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Generating Faith

The Reisenauers live and pass on the Catholic faith by word and deed

By John Burger

It’s been a long time since anyone has used horses and mules in farming, but for the Reisenauers of Richland, Washington, the stories are still alive. That’s because the children of Michael and Cindy Reisenauer have a grandfather whose tales from the old days in Eastern Washington are lively and memorable.

“He likes to talk about growing up in Colton, Washington, which is in an area known as the Palouse, and the big horses they used, the combines they ran on the hills, with a set of mules and half a dozen men,” said Michael of his father, Andrew. “Everyone would go from one farm to another, helping out. They all helped each other. My mom, at the time, was part of the kitchen crew, keeping these guys fed.”

Michael and Cindy Reisenauer are shown with three of their four children Monica, Mark and Paul.

It was a Catholic community, he added. “The only church in town was a Catholic one.”

Michael Reisenauer, his wife of 28 years, and their four children were a Knights of Columbus runner-up Family of the Year at the 2015 Supreme Convention. Yet the honor could have extended to the couple’s own parents as well. When you talk to the Reisenauers, one thing that comes across strongly is the intergenerational dynamic, the sense of family tradition and values being passed down from one generation to the next.

“When the award was being presented, I thought it was going to my father: he's the head of the family,” Michael said. “In a way, we pretty much feel like ambassadors for the ‘clan.’ When we finally had a chance to think about ‘why us’ for the award, the thought that came to mind was, ‘We're just living our lives the way we were taught.’ We realize, however, that it's my parents and my wife’s parents, and both extended families that make us better, and in return we make them better.”

Michael, who is grand knight for the Richland Council 3307, traces his family from “two German boys who came here in the 1800s,” right down to the generation that is now hearing all those family stories and their valuable lessons. He and his wife have four children – Aaron, 26; Mark, 24; Monica, 22; and Paul, 18, as well as 28 nieces and nephews.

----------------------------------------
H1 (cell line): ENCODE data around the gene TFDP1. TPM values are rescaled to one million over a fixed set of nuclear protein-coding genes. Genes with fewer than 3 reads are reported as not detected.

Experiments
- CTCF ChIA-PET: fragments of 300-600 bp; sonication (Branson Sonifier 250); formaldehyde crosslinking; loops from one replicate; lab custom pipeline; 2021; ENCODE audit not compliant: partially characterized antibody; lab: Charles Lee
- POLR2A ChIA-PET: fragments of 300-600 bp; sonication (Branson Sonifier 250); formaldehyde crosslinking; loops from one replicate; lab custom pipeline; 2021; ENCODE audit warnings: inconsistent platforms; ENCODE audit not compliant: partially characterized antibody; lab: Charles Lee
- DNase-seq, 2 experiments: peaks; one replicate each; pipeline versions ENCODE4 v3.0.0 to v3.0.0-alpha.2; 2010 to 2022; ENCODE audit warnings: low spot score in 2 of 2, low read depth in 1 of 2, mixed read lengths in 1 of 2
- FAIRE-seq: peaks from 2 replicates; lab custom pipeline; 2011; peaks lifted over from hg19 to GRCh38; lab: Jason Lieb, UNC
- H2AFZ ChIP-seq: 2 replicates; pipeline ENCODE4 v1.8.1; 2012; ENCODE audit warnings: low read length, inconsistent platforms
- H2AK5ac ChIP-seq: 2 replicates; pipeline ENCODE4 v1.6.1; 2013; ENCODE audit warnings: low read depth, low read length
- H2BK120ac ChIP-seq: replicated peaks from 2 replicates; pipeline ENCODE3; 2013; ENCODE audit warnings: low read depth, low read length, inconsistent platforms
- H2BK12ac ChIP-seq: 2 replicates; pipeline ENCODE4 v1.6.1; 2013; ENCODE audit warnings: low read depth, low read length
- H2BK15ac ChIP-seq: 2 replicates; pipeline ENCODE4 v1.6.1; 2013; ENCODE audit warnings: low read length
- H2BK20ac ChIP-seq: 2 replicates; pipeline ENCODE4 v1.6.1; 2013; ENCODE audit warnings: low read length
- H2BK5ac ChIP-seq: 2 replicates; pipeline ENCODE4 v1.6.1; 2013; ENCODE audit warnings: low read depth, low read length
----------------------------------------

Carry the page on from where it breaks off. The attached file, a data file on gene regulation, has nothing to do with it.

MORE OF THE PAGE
So the same kind of charitable instinct that spurred Michael’s mother, Alethea Reisenauer, to go shopping for the homebound in her free time now motivates his son Paul to give up summer vacations to serve on a Native American reservation. Paul spent the past two summers attending a Catholic camp at the Northern Cheyenne Native American reservation in Ashland, Montana, and in Reno, Nevada.

“It was a big thing for him to see the other Catholic youth at camp. He was impressed by the support they got from his own parish, to see that people they didn’t even know would sponsor them and give them money,” Cindy said. “He saw some really poor people and how they live, and the gratitude they displayed to the kids, the community they developed among the kids who were helping—it was an inspiring experience for him that sparked an interest in church that was kind of waning in high school.”

Service is manifested in other ways as well. The eldest child, Aaron, is a military veteran who now serves in the Marine Corps reserves. But much of the service is offered as a family.

“Mike takes the lead in annually organizing the slide show and t-shirt sales for the parochial school’s major fundraiser,” an annual sausage festival, said Past Grand Knight Jerry Rhoads. “With a very limited initial budget, the family planned a pancake breakfast fundraiser that raised over $10,000 to help finance the youth mission.”

Father Thomas Champoux, pastor of Christ the King parish in Richland, added, “Every pastor and parish should enjoy the presence and participation of a family like Mike and Cindy Reisenauer. I regard Mike and Cindy and their children as an exemplary Catholic family.”

Referring to an annual parish event that benefits a mission church in Alaska, Rhoads said, “Mike can usually be found in the kitchen scrubbing pots and pans, while Cindy is on the serving line. Their kids were part of the Boy Scouts crew that helped serve.”

He added that Michael, who is a graphic designer by trade, has also lent his talents to help produce materials for a number of parish and Knights’ activities.

Rhoads called him a “servant leader.”

The tradition of service is long in the family, and it includes building the Christmas manger scene in the church, a practice started 53 years ago by Michael’s father.

“Nieces and nephews help out. It’s a fairly big scene, complete with trees and hand-carved figurines straight from Italy,” said Michael. “The kids always look forward to doing this and the visit to their grandmother’s gravesite after.”

Alethea Reisenauer died just before Christmas 10 years ago.

For Michael, being a Catholic family is all about keeping the faith he received from his elders and now seeks to pass on to the next generation.

“Every Sunday committing to being at church, participating where possible,” he said. “At home or when we’re out at a restaurant, saying grace before a meal.” That simple prayer in public is itself an example. These days, especially, he said, “You might be the only ‘Bible’ somebody sees.”

John Burger is news editor of Aleteia.org